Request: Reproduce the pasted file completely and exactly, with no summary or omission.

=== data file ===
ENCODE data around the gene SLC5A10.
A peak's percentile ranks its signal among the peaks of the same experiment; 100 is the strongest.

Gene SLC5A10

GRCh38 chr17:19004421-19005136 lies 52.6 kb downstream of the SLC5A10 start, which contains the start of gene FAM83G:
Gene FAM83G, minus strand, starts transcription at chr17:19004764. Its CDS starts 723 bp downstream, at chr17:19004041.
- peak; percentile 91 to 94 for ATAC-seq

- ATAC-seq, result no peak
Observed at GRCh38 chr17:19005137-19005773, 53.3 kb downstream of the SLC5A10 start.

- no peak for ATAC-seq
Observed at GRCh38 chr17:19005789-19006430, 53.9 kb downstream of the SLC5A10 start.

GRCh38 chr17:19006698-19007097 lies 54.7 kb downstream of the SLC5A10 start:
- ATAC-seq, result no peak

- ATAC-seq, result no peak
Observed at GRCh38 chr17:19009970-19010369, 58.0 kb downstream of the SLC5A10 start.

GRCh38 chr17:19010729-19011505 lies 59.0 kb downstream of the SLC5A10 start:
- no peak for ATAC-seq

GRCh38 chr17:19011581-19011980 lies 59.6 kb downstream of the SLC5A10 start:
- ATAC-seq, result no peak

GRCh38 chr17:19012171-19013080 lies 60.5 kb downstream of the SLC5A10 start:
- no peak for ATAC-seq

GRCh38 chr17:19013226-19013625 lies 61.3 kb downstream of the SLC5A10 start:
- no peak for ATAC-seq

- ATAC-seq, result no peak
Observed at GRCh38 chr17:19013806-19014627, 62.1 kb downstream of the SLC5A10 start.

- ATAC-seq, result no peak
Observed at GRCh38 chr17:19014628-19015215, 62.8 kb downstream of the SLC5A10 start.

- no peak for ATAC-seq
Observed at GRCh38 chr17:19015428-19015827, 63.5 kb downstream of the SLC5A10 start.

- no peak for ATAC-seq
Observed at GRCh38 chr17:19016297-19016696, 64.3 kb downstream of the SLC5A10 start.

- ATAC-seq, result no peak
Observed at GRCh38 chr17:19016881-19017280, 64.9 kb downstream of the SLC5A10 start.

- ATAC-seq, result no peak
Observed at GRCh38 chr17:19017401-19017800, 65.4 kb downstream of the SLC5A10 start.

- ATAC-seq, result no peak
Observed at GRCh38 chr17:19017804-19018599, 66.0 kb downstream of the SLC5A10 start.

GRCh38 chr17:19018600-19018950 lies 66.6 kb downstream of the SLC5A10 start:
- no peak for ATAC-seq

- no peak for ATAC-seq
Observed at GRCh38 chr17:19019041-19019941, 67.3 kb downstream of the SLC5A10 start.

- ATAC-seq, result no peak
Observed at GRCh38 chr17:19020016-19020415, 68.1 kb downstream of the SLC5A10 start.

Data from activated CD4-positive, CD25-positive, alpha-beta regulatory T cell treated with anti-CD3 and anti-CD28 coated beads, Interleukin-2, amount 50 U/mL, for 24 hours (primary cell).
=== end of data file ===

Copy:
ENCODE data around the gene SLC5A10.
A peak's percentile ranks its signal among the peaks of the same experiment; 100 is the strongest.

Gene SLC5A10

GRCh38 chr17:19004421-19005136 lies 52.6 kb downstream of the SLC5A10 start, which contains the start of gene FAM83G:
Gene FAM83G, minus strand, starts transcription at chr17:19004764. Its CDS starts 723 bp downstream, at chr17:19004041.
- peak; percentile 91 to 94 for ATAC-seq

- ATAC-seq, result no peak
Observed at GRCh38 chr17:19005137-19005773, 53.3 kb downstream of the SLC5A10 start.

- no peak for ATAC-seq
Observed at GRCh38 chr17:19005789-19006430, 53.9 kb downstream of the SLC5A10 start.

GRCh38 chr17:19006698-19007097 lies 54.7 kb downstream of the SLC5A10 start:
- ATAC-seq, result no peak

- ATAC-seq, result no peak
Observed at GRCh38 chr17:19009970-19010369, 58.0 kb downstream of the SLC5A10 start.

GRCh38 chr17:19010729-19011505 lies 59.0 kb downstream of the SLC5A10 start:
- no peak for ATAC-seq

GRCh38 chr17:19011581-19011980 lies 59.6 kb downstream of the SLC5A10 start:
- ATAC-seq, result no peak

GRCh38 chr17:19012171-19013080 lies 60.5 kb downstream of the SLC5A10 start:
- no peak for ATAC-seq

GRCh38 chr17:19013226-19013625 lies 61.3 kb downstream of the SLC5A10 start:
- no peak for ATAC-seq

- ATAC-seq, result no peak
Observed at GRCh38 chr17:19013806-19014627, 62.1 kb downstream of the SLC5A10 start.

- ATAC-seq, result no peak
Observed at GRCh38 chr17:19014628-19015215, 62.8 kb downstream of the SLC5A10 start.

- no peak for ATAC-seq
Observed at GRCh38 chr17:19015428-19015827, 63.5 kb downstream of the SLC5A10 start.

- no peak for ATAC-seq
Observed at GRCh38 chr17:19016297-19016696, 64.3 kb downstream of the SLC5A10 start.

- ATAC-seq, result no peak
Observed at GRCh38 chr17:19016881-19017280, 64.9 kb downstream of the SLC5A10 start.

- ATAC-seq, result no peak
Observed at GRCh38 chr17:19017401-19017800, 65.4 kb downstream of the SLC5A10 start.

- ATAC-seq, result no peak
Observed at GRCh38 chr17:19017804-19018599, 66.0 kb downstream of the SLC5A10 start.

GRCh38 chr17:19018600-19018950 lies 66.6 kb downstream of the SLC5A10 start:
- no peak for ATAC-seq

- no peak for ATAC-seq
Observed at GRCh38 chr17:19019041-19019941, 67.3 kb downstream of the SLC5A10 start.

- ATAC-seq, result no peak
Observed at GRCh38 chr17:19020016-19020415, 68.1 kb downstream of the SLC5A10 start.

Data from activated CD4-positive, CD25-positive, alpha-beta regulatory T cell treated with anti-CD3 and anti-CD28 coated beads, Interleukin-2, amount 50 U/mL, for 24 hours (primary cell).